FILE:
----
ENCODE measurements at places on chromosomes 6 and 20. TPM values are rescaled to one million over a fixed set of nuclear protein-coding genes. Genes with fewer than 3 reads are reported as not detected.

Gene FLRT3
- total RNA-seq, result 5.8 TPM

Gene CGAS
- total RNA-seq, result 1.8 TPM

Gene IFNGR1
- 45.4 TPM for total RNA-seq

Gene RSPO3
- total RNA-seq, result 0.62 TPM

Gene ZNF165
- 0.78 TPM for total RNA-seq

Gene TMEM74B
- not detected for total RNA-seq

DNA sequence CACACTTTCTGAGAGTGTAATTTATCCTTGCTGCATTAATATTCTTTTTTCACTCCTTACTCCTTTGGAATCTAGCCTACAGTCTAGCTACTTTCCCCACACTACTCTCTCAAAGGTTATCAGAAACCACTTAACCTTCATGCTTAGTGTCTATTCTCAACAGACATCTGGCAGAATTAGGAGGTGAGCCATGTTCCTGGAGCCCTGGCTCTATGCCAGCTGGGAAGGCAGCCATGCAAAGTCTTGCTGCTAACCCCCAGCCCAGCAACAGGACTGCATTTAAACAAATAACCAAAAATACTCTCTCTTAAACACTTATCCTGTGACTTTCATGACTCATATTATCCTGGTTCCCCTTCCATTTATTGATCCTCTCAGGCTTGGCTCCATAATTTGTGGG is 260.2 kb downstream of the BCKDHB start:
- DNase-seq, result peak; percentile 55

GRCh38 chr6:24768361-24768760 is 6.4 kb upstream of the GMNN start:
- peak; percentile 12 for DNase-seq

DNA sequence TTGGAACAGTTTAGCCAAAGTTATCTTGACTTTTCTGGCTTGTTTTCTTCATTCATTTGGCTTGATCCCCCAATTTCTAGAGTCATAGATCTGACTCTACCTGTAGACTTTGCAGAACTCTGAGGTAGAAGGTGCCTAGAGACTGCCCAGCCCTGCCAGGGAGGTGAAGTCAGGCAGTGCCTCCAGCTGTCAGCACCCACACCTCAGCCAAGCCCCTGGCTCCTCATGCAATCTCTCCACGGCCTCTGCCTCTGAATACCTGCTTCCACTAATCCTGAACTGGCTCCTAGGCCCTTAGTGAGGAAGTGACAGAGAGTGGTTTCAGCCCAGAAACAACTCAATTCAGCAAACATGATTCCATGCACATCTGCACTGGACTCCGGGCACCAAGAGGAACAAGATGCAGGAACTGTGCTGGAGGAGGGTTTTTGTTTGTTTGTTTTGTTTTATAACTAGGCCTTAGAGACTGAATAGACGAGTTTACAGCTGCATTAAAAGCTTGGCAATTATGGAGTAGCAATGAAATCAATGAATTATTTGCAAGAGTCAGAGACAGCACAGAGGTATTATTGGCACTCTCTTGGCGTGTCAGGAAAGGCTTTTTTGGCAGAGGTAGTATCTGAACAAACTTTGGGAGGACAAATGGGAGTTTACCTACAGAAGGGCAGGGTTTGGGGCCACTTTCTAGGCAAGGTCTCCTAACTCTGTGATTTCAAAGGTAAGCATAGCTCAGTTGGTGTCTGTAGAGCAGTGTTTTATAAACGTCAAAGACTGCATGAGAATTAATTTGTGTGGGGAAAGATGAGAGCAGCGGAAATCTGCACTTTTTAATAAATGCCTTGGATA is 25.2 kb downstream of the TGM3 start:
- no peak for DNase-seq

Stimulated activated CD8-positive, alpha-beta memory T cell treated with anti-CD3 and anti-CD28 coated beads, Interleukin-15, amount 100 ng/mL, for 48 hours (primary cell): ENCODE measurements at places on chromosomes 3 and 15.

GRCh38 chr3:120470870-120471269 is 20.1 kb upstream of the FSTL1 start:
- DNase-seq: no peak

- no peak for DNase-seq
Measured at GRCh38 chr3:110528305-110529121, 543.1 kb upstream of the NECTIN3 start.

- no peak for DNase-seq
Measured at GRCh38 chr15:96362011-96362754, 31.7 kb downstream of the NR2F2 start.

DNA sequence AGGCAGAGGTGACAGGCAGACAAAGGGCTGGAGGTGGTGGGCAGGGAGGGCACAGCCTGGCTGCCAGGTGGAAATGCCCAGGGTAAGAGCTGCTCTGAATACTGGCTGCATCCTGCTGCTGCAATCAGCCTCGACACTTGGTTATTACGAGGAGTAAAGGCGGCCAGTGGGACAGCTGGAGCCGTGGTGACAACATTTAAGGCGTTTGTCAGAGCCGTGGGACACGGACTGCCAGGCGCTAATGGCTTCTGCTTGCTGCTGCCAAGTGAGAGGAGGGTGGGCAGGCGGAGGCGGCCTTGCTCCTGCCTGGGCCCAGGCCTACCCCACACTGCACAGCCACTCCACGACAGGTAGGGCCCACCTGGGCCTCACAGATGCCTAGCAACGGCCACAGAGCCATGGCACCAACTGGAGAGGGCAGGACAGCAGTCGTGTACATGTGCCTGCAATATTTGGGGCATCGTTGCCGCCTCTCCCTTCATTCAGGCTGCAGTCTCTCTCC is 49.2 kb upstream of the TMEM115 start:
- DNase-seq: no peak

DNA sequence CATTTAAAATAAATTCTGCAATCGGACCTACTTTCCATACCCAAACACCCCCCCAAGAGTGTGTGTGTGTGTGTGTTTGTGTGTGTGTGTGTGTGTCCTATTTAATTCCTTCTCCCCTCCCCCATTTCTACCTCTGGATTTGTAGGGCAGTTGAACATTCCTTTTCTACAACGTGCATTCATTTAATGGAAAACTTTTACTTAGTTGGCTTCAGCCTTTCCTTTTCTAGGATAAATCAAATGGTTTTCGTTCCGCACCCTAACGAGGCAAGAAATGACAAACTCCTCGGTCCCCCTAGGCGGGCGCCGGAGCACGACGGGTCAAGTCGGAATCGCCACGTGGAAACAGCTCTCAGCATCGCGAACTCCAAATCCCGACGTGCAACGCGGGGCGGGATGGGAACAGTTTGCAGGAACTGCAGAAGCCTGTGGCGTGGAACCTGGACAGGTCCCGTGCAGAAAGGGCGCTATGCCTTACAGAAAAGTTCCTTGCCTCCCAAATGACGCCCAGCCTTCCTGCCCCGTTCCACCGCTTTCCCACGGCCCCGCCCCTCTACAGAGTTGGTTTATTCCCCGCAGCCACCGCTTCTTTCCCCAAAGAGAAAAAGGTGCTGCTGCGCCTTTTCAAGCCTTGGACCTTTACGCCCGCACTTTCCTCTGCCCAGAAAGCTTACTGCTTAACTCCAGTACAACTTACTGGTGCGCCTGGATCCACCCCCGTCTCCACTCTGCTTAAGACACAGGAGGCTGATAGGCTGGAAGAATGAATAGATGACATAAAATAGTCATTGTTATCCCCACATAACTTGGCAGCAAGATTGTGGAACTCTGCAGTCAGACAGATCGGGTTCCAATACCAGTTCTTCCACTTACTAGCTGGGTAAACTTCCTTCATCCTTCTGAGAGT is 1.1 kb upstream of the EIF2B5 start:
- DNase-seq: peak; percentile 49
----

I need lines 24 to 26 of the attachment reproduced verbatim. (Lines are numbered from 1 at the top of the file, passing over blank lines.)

Measured at GRCh38 chr3:110528305-110529121, 543.1 kb upstream of the NECTIN3 start.

- no peak for DNase-seq
Measured at GRCh38 chr15:96362011-96362754, 31.7 kb downstream of the NR2F2 start.